On Wed, Oct 29, 2008 at 9:38 PM, Neels J. Hofmeyr <neels_at_elego.de> wrote:
>> Well there are two issues. The repository has already decided this
>> file does not exist any more. So if I want the file, I will have to
>> svn add it. But the current status of the file in the WC would make
>> this hard to know. In my case, I decided that I want my changes in
>> the new file, so I want it go away.
> All the while that I am fixing tree-conflicts issues, I am thinking
> differently than that. I see it so that my working copy is at first hooked
> to its base. So then I run `svn update', pulling in changes, and the working
> copy's base is adapted. But when a tree-conflict occurs, the single safe
> thing to do is Nothing At All. So those nodes that encounter tree-conflicts
> remain untouched, their base remains the old one before the update.
> Your case, specifically: You pulled in a delete on a locally modified file.
> You get a tree-conflict. In my understanding, the working copy should still
> have a locally modified, versioned file, as in the base before the update.
> So I don't see it as "the repository has decided that this file should be
> gone", but I see it like "at the point in the repository history we are
> still at, which may be a past revision, the file is still there".
I am not sure I agree, but ultimately it just depends on what "tools"
we are going to give the user. For example, I'd be OK with using
revert to go back to the normal state if I could then run svn update
to have it be deleted. This does not happen though as the WC seems to
think it is up to date.
I think the current behavior is wrong because there are only two
things that a user can want to do here. They either want the file to
remain, in which case they are going to need to add the file again, or
they want the file gone. Since the WC thinks this is a normal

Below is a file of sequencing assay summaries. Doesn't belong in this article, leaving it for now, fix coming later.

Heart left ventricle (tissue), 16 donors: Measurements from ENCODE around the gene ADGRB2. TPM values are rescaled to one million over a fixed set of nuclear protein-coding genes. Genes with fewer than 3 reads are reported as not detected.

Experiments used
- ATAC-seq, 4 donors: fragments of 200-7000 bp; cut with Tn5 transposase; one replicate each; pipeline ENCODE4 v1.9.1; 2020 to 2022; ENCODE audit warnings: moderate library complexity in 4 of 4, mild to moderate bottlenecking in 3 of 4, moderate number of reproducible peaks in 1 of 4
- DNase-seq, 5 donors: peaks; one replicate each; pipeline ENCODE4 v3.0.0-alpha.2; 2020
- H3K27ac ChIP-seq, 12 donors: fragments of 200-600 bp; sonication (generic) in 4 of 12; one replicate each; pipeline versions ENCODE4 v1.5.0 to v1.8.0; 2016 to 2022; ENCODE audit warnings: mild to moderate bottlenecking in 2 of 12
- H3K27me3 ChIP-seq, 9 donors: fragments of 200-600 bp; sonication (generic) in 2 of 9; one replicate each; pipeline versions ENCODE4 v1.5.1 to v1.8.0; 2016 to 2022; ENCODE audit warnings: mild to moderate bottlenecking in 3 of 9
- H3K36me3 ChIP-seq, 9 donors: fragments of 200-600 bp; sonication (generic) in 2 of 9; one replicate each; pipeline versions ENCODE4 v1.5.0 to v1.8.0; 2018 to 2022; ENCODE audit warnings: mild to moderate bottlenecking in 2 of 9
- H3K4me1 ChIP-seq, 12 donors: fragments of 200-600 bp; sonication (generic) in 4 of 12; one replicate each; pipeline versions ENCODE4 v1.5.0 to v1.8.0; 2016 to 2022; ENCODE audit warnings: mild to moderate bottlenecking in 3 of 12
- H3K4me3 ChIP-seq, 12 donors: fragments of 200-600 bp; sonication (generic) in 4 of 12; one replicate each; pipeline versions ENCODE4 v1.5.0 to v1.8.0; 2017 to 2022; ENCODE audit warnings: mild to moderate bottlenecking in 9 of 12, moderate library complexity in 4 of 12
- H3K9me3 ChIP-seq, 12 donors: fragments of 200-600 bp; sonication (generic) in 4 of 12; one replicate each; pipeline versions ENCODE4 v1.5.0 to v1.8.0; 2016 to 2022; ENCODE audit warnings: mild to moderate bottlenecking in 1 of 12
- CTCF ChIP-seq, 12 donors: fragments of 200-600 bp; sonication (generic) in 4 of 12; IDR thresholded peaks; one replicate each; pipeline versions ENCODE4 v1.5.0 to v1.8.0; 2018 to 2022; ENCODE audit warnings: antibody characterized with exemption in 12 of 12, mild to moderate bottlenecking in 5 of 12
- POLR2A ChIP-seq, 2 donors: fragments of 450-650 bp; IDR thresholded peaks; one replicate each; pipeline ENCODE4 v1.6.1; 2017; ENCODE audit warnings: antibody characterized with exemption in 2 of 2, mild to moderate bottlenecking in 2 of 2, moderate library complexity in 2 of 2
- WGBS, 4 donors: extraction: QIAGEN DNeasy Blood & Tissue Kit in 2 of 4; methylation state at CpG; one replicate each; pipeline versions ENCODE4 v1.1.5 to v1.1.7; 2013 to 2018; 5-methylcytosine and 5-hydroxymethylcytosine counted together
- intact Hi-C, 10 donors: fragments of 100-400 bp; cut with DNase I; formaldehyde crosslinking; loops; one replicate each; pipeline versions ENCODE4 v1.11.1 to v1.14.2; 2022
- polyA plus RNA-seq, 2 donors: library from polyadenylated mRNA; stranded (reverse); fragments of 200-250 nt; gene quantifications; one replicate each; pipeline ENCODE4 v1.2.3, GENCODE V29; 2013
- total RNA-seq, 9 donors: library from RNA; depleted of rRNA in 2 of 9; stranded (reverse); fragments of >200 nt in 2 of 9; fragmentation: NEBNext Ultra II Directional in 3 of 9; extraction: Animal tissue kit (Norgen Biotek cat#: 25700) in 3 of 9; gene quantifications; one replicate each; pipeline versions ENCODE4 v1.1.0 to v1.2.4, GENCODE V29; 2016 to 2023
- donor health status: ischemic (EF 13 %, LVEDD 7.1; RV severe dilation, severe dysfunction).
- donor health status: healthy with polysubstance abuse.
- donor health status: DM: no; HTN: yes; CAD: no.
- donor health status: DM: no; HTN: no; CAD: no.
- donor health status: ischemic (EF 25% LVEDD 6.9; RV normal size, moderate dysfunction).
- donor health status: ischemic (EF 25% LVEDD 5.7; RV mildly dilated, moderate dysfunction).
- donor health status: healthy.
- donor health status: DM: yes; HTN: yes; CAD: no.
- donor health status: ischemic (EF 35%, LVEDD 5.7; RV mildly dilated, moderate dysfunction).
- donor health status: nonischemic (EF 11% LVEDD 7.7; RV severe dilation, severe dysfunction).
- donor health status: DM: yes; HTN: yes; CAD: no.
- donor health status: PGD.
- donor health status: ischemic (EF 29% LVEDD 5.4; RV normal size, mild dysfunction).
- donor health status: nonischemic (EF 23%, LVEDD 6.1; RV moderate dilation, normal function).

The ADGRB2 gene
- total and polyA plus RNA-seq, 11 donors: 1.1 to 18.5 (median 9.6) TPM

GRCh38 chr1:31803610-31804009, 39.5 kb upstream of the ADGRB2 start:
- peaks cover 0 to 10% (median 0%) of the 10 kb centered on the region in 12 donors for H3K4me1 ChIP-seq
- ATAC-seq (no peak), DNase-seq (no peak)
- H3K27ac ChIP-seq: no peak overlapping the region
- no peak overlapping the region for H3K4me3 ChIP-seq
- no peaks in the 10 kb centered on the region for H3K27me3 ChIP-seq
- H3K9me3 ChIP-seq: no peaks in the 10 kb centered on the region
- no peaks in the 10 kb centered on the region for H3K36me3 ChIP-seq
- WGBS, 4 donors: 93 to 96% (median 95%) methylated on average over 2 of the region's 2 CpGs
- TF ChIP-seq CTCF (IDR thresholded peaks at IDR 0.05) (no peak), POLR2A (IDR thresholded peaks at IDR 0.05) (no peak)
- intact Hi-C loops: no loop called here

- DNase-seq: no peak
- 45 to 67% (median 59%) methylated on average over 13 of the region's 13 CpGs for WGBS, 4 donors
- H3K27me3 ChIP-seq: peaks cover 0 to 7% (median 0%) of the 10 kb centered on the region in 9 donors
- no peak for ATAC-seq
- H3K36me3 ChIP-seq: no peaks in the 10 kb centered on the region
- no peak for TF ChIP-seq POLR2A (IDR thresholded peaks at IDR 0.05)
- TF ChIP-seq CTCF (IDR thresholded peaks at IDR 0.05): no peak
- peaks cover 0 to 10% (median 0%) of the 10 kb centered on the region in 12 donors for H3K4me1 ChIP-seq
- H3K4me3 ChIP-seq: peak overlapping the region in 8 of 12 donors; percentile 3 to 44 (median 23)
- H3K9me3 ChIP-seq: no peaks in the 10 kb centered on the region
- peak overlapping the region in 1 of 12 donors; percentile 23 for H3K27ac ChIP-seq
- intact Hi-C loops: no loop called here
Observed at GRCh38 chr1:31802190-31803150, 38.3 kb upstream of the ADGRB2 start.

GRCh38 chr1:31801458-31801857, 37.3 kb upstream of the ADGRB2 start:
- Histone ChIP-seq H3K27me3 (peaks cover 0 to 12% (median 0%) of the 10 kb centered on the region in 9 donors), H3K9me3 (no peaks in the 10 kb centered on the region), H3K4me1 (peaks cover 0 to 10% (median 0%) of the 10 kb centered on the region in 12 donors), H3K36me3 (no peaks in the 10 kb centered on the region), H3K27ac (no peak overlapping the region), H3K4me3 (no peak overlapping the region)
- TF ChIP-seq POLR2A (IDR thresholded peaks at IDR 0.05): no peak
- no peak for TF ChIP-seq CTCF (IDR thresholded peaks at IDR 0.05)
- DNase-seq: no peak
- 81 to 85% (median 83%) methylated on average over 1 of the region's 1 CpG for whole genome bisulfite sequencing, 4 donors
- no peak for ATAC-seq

versioned file you cannot do either. You are basically just stuck in
> Now, IIUC, the "special" behaviour where the local modifications are
> actually moved to the new file is probably clashing with the tree-conflicts
> guideline. Some other code moves the local mods somewhere else, but
> tree-conflicts code is in tendency desperate to do Nothing At All. So you
> got, am I right, a file whose local mods went where they should (to the move
> destination), but the original file was left hanging there, versioned and all?
> It needs to be un-clashed.
Actually I do not think the fact that my changes were copied to the
new file are all that relevant. It was nice that it happened but it
was just "luck" that I picked an example where this happened. There
is no need to focus on this as I do not believe it added anything to
the process that we need to take special account of. Maybe with the
possible exception that I suppose this is a case where we could
theoretically have "auto-resolved" the conflict and not even raised
it. I know people feel strongly on both sides of that issue and we
can cross that bridge when we have more situations where we are
capable of auto-resolving the conflicts.
>> I am OK with that (although I have not yet figured out how to do it.
>> I do think we need to make revert pick some default "resolved"
>> equivalent. Either that or do not let revert run at all.
> I would expect "revert" to bring the file in question back to the base